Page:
Otters, economic inequality, Arctic warming: 3 big stories you might have missed

Sea otters

Sea otters swim in California. (© Will Turner)

Editor’s note: News about conservation and the environment is made every day, but some of it can fly under the radar. In a recurring feature, Human Nature shares three stories from the past week that you should know about.

  1. These otters are popular pets in Asia. That may be their undoing

Asian small-clawed otters have rapidly become popular as pets in Asia, but they’re often captured illegally.

The story: From otter cafes to personal pets, otters have become highly sought-after as pets on the continent, Rachel Nuwer reported for The New York Times last week. Most otter species in Asia are listed as vulnerable or endangered because they are the targets of pollution, fishers, human development and poachers — and their newfound popularity as pets is making it harder for them to recover.

The big picture: Numerous suppliers claim that they are captive-breeding the otters, but research shows newborn otters are most often captured in the wild, their parents killed. As a predatory species, otters are an essential part of a healthy ecosystem, helping to control prey populations such as fish and crustaceans.  “Some of these [otter owners] really care about their animals, and if we can find a way to engage with them to show them why keeping otters is wrong, they can become advocates for wildlife conservation,” Daniel Willcox, science adviser to Save Vietnam’s Wildlife, said.

Read the story here.

  1. Inequality is decreasing between countries — but climate change is slowing progress

While economic inequality between countries has been decreasing for decades, climate change has actually been widening that gap, according to new research.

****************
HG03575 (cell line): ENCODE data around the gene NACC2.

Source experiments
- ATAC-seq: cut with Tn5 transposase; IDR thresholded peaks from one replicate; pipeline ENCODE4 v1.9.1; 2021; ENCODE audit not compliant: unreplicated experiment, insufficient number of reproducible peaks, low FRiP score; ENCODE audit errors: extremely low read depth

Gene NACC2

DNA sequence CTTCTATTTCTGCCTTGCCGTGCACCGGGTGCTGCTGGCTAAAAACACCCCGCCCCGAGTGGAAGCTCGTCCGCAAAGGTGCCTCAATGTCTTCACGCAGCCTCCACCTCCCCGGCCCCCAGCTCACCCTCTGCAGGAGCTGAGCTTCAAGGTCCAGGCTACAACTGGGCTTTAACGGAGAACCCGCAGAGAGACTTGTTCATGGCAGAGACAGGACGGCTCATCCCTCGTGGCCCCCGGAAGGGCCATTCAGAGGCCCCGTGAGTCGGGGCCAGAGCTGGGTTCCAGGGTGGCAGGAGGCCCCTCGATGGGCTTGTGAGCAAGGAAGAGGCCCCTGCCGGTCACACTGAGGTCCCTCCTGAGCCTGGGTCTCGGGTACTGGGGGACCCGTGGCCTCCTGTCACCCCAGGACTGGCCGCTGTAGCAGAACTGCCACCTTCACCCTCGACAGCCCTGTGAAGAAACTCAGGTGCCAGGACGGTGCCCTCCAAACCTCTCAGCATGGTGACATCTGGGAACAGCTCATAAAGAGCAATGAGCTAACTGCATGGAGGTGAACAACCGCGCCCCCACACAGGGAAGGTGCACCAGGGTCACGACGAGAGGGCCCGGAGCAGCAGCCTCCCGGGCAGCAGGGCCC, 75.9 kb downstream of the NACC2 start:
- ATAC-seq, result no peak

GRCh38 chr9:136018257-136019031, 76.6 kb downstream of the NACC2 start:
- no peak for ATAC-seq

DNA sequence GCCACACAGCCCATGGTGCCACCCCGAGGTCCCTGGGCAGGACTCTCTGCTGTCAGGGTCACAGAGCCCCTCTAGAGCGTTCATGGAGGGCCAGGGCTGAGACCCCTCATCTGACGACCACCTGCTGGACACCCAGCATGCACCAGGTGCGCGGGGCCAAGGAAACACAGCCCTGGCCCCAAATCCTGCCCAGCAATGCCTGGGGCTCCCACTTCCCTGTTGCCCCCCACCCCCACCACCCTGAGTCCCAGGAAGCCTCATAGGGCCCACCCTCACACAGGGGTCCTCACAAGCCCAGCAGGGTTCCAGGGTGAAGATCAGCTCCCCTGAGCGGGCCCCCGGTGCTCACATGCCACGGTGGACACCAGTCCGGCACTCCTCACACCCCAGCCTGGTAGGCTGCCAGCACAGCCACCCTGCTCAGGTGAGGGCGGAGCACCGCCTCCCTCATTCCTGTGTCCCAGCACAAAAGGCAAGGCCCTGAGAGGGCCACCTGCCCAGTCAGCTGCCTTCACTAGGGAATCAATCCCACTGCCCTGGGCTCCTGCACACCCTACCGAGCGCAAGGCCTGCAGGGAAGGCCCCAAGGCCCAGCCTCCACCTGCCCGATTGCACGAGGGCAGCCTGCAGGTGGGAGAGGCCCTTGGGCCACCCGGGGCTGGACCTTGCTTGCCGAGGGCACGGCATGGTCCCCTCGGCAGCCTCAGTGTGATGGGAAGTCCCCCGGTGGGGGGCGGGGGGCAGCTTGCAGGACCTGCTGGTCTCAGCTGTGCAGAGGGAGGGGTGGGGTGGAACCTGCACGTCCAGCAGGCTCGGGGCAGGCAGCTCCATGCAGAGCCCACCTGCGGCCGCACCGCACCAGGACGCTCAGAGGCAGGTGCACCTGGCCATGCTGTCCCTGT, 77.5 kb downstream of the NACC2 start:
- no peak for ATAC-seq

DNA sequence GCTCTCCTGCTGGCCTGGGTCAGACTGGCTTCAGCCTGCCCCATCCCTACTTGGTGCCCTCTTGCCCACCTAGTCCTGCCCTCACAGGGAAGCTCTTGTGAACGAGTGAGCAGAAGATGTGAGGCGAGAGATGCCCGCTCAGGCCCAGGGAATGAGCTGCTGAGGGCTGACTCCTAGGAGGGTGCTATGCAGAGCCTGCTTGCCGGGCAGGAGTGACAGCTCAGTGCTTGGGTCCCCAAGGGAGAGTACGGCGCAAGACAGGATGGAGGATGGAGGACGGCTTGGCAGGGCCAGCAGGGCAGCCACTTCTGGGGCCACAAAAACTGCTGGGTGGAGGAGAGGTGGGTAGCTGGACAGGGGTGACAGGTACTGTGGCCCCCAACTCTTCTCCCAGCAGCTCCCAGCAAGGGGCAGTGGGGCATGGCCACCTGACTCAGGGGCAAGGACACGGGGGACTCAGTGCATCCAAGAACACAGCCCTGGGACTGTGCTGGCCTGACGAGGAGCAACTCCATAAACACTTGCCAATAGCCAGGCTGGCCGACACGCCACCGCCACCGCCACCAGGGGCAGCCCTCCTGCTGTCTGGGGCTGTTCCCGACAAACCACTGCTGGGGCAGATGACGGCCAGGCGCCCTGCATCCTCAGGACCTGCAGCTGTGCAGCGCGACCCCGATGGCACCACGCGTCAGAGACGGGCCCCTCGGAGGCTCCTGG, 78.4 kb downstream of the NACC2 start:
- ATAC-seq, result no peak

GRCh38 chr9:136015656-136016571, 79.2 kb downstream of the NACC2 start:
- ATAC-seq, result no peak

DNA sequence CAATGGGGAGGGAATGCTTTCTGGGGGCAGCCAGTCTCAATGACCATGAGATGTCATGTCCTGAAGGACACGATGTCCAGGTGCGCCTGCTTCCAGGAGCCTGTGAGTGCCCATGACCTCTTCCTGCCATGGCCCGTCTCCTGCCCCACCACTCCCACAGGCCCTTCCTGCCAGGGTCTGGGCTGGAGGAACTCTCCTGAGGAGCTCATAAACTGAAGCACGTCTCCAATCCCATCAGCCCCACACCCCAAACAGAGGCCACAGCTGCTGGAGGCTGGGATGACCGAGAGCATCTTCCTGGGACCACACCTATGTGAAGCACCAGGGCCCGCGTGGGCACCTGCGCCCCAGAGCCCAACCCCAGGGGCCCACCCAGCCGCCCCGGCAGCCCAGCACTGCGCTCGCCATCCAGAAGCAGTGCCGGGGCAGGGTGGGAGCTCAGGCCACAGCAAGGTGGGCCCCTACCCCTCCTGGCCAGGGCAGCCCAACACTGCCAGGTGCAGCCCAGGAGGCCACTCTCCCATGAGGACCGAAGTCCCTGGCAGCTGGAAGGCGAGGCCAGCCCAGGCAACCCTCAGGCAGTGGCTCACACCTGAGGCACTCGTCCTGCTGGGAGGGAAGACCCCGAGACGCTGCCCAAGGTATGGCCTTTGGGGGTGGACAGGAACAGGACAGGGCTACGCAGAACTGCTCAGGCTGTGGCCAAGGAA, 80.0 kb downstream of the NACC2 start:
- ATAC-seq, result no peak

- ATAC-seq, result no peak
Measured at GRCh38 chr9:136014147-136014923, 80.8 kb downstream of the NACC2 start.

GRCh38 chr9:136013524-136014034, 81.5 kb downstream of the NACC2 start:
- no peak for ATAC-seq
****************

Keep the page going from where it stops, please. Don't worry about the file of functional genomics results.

The story: The inequality gap between the world’s poorest and richest countries is 25 percent greater than it would be in a world without climate change, Alejandra Borunda reported for National Geographic last week. And as climate change drives temperatures higher in certain parts of the world, that isn’t likely to change: Countries with lower annual average temperatures, such as China and the U.S., have higher economic output than countries with higher temperatures.

The big picture: “The countries that have paid the highest price tend to be those least responsible for causing the problem, emitting much less carbon dioxide per capita over past decades than richer countries,” Borunda wrote. Even without the wider economic gap caused by climate change, poorer countries tend to bear the brunt of its effects because they have fewer resources to recover from natural disasters, lost crops and rising temperatures.

Read the story here.


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  1. Arctic warming will cost at least $24 trillion more than we thought, study finds

Even if we meet the Paris Agreement goals, arctic ice and permafrost melt will cost the world at least US$ 24 trillion more than scientists originally thought.

The story: A new paper studied two feedback loops in the Arctic and found that they could speed up arctic ice and permafrost melting by 5 percent, Becky Ferreira reported for Motherboard last week. Permafrost carbon feedback occurs when permafrost thaws, releasing greenhouse gases that warm the planet further — causing more permafrost thaw. Surface albedo feedback occurs when darker surfaces (such as ocean water) absorb greater warmth from the sun than lighter surfaces (such as ice), promoting global warming and causing more ice to melt.

The big picture: The two feedback loops could exponentially increase the effects of climate change — costing the world US$ 67 trillion by 2300 if we do not take action soon. “Our findings support the need for more proactive mitigation measures to keep global temperature rise well below 2°C,” Dmitry Yumashev of Lancaster University, the lead author, said in a statement. One way to do this, he suggests, is to adopt renewable energy on a global scale.

Read the story here.

Olivia DeSmit is a staff writer for Conservation International. 

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